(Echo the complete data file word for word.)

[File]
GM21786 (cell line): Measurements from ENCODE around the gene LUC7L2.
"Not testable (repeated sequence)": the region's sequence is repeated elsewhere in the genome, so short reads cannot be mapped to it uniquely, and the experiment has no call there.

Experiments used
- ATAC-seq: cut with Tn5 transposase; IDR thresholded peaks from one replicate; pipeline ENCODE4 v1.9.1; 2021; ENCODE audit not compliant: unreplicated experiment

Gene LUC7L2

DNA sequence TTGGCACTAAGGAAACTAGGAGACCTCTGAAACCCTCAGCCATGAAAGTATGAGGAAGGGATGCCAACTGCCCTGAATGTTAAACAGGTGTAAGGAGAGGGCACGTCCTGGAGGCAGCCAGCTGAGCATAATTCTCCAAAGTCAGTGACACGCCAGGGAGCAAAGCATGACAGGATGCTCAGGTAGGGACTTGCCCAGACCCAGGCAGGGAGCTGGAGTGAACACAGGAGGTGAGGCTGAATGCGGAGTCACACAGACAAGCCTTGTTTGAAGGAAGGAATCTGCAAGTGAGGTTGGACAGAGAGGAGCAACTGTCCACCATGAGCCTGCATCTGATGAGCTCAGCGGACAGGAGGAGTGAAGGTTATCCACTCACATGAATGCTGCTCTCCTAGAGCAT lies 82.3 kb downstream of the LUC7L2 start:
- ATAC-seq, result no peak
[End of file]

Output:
GM21786 (cell line): Measurements from ENCODE around the gene LUC7L2.
"Not testable (repeated sequence)": the region's sequence is repeated elsewhere in the genome, so short reads cannot be mapped to it uniquely, and the experiment has no call there.

Experiments used
- ATAC-seq: cut with Tn5 transposase; IDR thresholded peaks from one replicate; pipeline ENCODE4 v1.9.1; 2021; ENCODE audit not compliant: unreplicated experiment

Gene LUC7L2

DNA sequence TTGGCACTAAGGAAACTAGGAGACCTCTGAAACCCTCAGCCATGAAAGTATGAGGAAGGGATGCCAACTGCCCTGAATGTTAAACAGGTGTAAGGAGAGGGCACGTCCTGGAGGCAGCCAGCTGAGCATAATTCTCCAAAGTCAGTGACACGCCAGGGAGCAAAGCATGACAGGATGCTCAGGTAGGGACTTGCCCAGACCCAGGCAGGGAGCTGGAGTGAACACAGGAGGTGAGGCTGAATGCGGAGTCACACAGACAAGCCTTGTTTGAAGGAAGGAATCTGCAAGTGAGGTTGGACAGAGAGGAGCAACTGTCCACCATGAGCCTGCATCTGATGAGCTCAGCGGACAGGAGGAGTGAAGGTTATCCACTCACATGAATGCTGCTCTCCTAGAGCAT lies 82.3 kb downstream of the LUC7L2 start:
- ATAC-seq, result no peak